Quni Episode 9

Steven:This is audio check. My name is Steven [Miglove] I'm a lifetime prisoner of the tech industry from Seattle, Washington. So, what you're about to hear is my poetical [inaudible] of you and some might say your [inaudible] mu universe, and support the ability of the computing in society and ethics and other human endeavors. This is not an attempt to make your academic statement.

If you're wondering why I'm doing this podcast, I can tell you why, because the real universe as opposed to the [inaudible] has tried to kill me a few times, and we'll get into that in other broadcasts. One of the things it left me when I had my stroke and brain damage was the gift to understand and talk about this stuff, and maybe even create music.

We'll see how that turns out. So, thanks for listening, and just note. If you have small children or if you don't like them hearing [inaudible] please listen at in a time or [inaudible] My personal opinion expletives have never hurt anyone. In fact, they are quite cool and creative centralated podcasts. Take care. May all your endeavors bring love and joy to the [inaudible]

Thanks for listening to the [inaudible] universe of [inaudible] universe.

Hey everybody. Welcome to another episode. It's so much fun doing this. Oh, my God. I had the best day today and kind of a little bit sad ending, but it was amazing. Hey, it's not every day you watch your record label, right? So, that's what we did today. It's going to be a new indie record label coming out of Seattle, called Hakloud.

Yeah, it's going to be really cool. So stand by. It's going to be Hakloud dot Ark. That's with a 'k'. There's no c's allowed. It's all K. It's okay. Yeah, Hakloud is okay. We've got [inaudible] cool copy we're going to feature it for now as we write it. Hey. You know. Like I said, I'm the [inaudible] and now, we have a new guest.

I'm so excited to have Natasha on board. Oh my God. That episode was great, and I'm rounding up some other really hip women to be on. So, we don't just have a techs. We don't just have a high tech male perspective. I hate that. Don't you? I do, because you know what? Half the world. Actually almost most of the good part of the world is female. So, they don't really need us genetically. They are just letting us ruin them. Us dudes are lucky. We even have a role.

Anyway, my role is to try to work with you guys that are listening, and I don't mean guys. I don't mean dudes. I don't mean women. I mean you sentient beings that are listening to my voice.

Yeah, you sent a. Everybody is going to be sentient that's going to understand me. Well, not everybody. I don't know. Is my dog sentient? I haven't quite figured it out. Okay. Calling all local homo sapiens. There we go. Anyway, I don't actually think gender matters because it's entirely arbitrary. It's something we made up like a [inaudible] because that's the way the human brain works. It's a very ancient way of communicating.

It's natural, because the real world is super complicated. Even launching something as simple as a record label is super complicated. I'm discovering that, but you know I'm on a mission. We cross the [HA] and Hakloud means .. What does it means? It means healing art. Healing Arts. The original LLC started when I went on this healing trip to try and overcome my PTSD.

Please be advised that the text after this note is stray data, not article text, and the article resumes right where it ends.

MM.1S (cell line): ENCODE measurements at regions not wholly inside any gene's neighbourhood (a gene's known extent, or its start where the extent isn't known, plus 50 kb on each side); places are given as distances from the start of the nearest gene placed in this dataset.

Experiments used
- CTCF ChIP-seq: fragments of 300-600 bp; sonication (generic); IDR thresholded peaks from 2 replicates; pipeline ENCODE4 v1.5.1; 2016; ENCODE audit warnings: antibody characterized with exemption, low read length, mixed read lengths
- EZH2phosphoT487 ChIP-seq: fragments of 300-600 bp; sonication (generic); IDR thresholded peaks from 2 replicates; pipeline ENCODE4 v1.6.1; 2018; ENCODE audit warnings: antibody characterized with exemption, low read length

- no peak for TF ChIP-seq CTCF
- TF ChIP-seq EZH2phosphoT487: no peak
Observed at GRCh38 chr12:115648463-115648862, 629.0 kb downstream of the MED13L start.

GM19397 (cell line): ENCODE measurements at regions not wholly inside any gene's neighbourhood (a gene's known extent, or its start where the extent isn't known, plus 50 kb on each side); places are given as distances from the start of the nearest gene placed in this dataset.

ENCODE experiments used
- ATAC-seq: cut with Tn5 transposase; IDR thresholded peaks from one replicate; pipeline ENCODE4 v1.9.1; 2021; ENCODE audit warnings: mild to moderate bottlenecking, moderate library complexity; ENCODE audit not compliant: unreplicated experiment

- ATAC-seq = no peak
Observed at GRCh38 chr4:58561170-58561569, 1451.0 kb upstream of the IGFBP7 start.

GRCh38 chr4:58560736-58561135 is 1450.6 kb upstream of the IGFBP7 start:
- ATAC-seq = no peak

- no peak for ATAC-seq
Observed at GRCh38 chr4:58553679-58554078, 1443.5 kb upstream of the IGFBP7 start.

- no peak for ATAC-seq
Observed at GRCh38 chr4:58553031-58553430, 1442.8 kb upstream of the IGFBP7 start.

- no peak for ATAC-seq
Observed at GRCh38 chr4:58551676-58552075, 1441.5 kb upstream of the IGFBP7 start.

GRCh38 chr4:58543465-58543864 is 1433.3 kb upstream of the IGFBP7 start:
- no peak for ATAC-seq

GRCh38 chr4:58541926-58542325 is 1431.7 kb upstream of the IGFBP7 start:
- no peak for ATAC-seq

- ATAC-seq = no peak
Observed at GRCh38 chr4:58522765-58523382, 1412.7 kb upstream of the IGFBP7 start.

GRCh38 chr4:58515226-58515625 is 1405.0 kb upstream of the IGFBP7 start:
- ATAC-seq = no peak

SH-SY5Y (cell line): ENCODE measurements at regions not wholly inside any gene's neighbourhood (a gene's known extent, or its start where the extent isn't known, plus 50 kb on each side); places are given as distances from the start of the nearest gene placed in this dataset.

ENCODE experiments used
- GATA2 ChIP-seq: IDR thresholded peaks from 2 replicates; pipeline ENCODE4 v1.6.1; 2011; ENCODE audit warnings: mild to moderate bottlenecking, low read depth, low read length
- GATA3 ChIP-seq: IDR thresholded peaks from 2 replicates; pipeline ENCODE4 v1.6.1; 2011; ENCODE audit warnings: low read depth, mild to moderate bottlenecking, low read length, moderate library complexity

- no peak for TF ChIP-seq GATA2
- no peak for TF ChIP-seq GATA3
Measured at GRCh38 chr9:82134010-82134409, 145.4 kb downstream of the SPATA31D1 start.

Well, I had a PTSD attack yesterday. It was pretty intense. I thought I could deal with it, and I was telling a really cool person today how I spent the day [inaudible] Super impressive mind. Anyway, that's not why we're here. We're talking about the launch of my new label, and I'm going to give you some science too. Okay? So, it's not just going to be all about me. So, don't give up yet.

So, every day I try to do just a little bit of healing. Sometimes I have to heal on myself. Sometimes I get to heal on others. Today was one of the days where I got to do both, and that's like the best. I love healing on things. So, we launched the label today. Hey, we're going to carry a lot of really cool artists and super jazzed. So, here's a project we're going to do.

We're going to go to all of the national forest service workshops that are willing to work with us and take pictures and broadcast and we do field recordings and do some onsite podcasting to honor the men and women that keep the national forest servers running. If you've ever been in a park or a forest service office or any place where there's a dude or dudette that calls themselves a ranger, ask them to see their workshop. No don't do that unless you're like a gear head. You're going to bother them.

So, you know that our woods need healing right? So, that's going to be part of our mission. Let's do some healing stuff. The woods, the greenery around us. They are the lungs of our planet. Be nice to them. They were coughing this summer, but you know what? We're going to have the most amazing winter because of it. Because that's what happens when you give all those particulates out there.

It's going to do crazy things, and we're going to get a lot of snow. Oh, my God. If you're a skier, welcome to the best dessert you can have. Maybe even some serious pal. Take pictures. Wouldn't it be weird? They always are the storms. You know why? The storms. Oh, my God. They are going to be wild.

Okay, so who wants to do some science? Sorry for my tangent today. I was just super excited today. So, did you ask yourself today what you did to heal? I don't know. It seems like there's a lot of healing every day. So, let's talk about some science dude.

So, I wanted to rift a little bit on Natasha's ideas from the last podcast. I hope you don't mind, but she had some really good points, and so I wanted to do some [nontensential] deep dives into some of those ideas. Okay. So, I was talking today with the friend that I spent the day together with, and we were talking about, "How can we do this with the minimal risk?"

And so, we have a math problem. Calling all math heads. How many kilos of isotope, and it doesn't matter what isotope, let's start with plutonium or [inaudible] uranium 238. That's fine too, because we're just building batteries. We're not building bombs and we're not going to build all the other nasties. We're going to build batteries.